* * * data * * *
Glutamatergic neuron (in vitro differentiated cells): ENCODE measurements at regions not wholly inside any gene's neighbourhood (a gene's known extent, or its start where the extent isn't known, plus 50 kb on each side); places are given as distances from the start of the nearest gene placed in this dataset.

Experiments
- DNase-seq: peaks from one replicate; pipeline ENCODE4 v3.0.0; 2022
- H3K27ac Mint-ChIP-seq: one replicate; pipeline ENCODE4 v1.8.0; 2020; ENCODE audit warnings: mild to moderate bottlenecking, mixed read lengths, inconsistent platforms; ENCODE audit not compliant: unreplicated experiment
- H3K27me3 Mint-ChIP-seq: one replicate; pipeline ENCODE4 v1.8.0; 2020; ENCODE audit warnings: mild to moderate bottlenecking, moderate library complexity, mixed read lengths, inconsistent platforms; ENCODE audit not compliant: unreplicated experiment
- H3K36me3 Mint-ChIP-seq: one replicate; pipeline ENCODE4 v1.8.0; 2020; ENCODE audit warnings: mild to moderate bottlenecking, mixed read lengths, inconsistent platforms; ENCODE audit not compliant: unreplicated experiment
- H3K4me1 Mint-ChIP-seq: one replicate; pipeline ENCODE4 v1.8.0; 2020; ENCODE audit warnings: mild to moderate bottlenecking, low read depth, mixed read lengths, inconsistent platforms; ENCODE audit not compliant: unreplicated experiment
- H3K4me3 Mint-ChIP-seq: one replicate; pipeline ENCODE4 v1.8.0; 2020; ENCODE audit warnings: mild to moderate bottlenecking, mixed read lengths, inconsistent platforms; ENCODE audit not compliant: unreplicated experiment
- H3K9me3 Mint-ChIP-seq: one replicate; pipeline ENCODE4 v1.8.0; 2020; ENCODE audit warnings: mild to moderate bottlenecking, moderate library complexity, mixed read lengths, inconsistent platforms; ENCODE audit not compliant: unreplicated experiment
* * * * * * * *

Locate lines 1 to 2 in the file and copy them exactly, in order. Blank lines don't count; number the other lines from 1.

Glutamatergic neuron (in vitro differentiated cells): ENCODE measurements at regions not wholly inside any gene's neighbourhood (a gene's known extent, or its start where the extent isn't known, plus 50 kb on each side); places are given as distances from the start of the nearest gene placed in this dataset.

Experiments